Auditing employee health insurance rolls to make sure everyone receiving benefits as a dependent is entitled to them is exactly the kind of thing Baltimore needs to do if it is to have any chance of controlling the cost of government, cutting taxes and making city living more attractive. The fact that the effort has caught some employees so completely off guard — some reportedly had no idea this was going on until they sought to fill prescriptions for children or spouses and found themselves without coverage — shows just how lax management has been up to this point and how far the city has to go before it is running a truly efficient operation.
The Baltimore City government provides health insurance coverage for tens of thousands of its employees and retirees and their dependents. An outside consulting firm that examined Baltimore's finances reported in February that the city faced a $750 million structural deficit during the next decade, and that employee benefits were a major driver of the problem. Among many other suggestions for improved management, the consultant deemed it "critical to develop a health care program that is more affordable for the city" and estimated, based on the experience of other large employers, that a dependent eligibility audit — then already under way — could save the city about 3 percent of its health care expenditures a year.
The vast majority of city employees with dependents responded to the audit and were able to provide documentation proving the dependents' eligibility. More than 22,000 dependents were deemed legitimate, but 2,181 were dropped, about 1,600 of them because they did not respond to requests for documentation at all. The city expects to save $6.5 million a year as a result.
Now some city union officials and at least one member of the City Council are calling the process unfair, onerous and even inhumane. They complain that some workers were not notified of the need to justify their dependents or that they were unable to find the necessary documents — like marriage licenses or birth certificates — to prove eligibility.
If the city made an error in rejecting any of the dependents, it should correct it. And if anyone is forced to go without health insurance coverage for a time because their parents or spouses failed to respond adequately to the audit, that is unfortunate. But at some point the workers themselves need to accept responsibility.
The city sent five separate letters to each worker starting in January, plus an email, and departments held informational sessions. The city also worked with employee unions to provide outreach. Some workers are complaining that they never got the letters because the city did not have the right address for them. One might argue that it's your responsibility to make sure your employer has your correct home address. But even so, are we to believe that these employees didn't hear about this at work either? Did they miss the information sessions, the email or the chatter around the water cooler? The city pushed back the deadline three times. Just how far does it have to bend over backward?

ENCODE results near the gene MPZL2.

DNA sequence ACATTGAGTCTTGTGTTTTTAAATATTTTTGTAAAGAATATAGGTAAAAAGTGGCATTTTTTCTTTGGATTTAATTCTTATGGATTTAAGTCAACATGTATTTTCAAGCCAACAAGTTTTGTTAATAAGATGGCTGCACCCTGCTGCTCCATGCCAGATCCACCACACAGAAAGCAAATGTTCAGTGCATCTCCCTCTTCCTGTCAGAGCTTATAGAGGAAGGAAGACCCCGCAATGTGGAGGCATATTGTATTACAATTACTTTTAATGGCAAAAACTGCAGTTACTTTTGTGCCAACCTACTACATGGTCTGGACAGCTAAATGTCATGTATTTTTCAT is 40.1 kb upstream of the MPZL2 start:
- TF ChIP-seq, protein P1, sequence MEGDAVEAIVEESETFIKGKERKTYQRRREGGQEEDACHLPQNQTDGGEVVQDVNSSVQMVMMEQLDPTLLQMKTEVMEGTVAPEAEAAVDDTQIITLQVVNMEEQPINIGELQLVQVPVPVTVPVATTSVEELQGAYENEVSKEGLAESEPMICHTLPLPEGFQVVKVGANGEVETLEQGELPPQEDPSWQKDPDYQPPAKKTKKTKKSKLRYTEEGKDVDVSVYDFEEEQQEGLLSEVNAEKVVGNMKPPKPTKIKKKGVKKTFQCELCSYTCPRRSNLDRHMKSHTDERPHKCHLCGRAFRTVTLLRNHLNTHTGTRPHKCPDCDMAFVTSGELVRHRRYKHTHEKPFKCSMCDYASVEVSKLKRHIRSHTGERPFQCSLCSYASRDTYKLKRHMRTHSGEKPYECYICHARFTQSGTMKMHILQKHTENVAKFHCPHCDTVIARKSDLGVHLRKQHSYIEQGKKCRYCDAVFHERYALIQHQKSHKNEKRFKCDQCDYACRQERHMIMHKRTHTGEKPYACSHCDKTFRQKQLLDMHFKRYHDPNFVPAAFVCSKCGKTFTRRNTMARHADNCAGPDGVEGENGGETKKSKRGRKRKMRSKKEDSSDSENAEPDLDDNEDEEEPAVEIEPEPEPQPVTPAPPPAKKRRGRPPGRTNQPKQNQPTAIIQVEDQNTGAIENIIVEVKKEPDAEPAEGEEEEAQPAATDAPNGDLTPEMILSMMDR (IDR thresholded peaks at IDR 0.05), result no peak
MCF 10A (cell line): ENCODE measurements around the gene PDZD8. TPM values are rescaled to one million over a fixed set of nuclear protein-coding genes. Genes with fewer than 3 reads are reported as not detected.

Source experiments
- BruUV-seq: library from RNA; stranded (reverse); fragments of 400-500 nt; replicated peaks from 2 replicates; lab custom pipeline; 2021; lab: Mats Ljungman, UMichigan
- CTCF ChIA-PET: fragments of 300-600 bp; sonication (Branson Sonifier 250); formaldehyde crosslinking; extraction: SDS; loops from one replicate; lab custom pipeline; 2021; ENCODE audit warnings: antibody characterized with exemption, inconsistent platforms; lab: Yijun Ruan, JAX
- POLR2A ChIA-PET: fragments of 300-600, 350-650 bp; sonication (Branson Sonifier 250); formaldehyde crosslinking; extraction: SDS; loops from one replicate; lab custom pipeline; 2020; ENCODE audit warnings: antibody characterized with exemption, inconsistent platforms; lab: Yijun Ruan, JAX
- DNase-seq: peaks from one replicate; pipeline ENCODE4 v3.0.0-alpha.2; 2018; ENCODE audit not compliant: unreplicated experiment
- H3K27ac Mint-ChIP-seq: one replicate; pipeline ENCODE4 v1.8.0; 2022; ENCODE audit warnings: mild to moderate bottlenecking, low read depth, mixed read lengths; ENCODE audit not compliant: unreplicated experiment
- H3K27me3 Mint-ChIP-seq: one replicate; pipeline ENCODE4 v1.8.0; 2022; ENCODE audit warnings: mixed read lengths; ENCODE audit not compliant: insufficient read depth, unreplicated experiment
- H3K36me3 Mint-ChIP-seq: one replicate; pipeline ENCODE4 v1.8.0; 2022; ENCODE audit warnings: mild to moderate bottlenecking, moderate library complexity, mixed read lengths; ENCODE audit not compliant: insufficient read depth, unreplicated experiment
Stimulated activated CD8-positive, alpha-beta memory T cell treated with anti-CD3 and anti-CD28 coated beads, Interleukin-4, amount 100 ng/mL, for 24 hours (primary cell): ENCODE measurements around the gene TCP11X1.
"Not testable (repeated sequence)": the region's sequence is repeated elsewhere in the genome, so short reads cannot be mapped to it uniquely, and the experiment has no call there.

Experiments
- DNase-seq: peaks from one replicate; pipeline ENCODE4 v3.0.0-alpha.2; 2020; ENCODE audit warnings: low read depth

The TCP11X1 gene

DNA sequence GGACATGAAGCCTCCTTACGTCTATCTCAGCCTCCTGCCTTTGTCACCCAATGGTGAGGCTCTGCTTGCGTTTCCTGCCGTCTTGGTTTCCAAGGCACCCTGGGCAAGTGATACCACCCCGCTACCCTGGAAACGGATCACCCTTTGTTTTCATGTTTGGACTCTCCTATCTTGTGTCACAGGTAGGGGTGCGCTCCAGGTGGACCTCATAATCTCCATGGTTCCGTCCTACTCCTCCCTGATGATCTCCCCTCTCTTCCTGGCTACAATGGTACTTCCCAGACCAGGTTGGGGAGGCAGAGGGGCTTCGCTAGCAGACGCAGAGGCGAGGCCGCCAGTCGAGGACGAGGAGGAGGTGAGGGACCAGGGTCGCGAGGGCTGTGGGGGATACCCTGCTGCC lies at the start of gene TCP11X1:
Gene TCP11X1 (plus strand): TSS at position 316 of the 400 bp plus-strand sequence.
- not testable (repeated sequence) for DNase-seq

Dependent audits are an increasingly common tool in the private and public sectors to control rising health care costs, and requiring documents like birth certificates and marriage licenses is standard operating procedure. It's smart management practice, and if other local governments in Maryland aren't doing it already, they should.
Mayor Stephanie Rawlings-Blake said on Friday that she is willing to work with those who made a good-faith effort to comply and has provided a city hot line and human resources staff to help determine whether the city was at fault. But she expressed little sympathy for those who did not respond to the audit at all, saying she didn't want to send the message that workers could "pay attention to this if you want to and if you don't, don't worry about it, they'll fix it in the end."
That may sound a little harsh, but she's not wrong on the substance. Anyone who was kicked off the rolls can reapply for coverage that starts on Jan. 1, and options exist for maintaining coverage until then, though it may be expensive. What the mayor is doing is injecting a bit of management rigor into an organization that has needed it for a long time. It may come as a shock to the system, but it's just one example of the kinds of things Baltimore needs to do if it intends to reduce the size and cost of its government.Copyright © 2014, The Baltimore Sun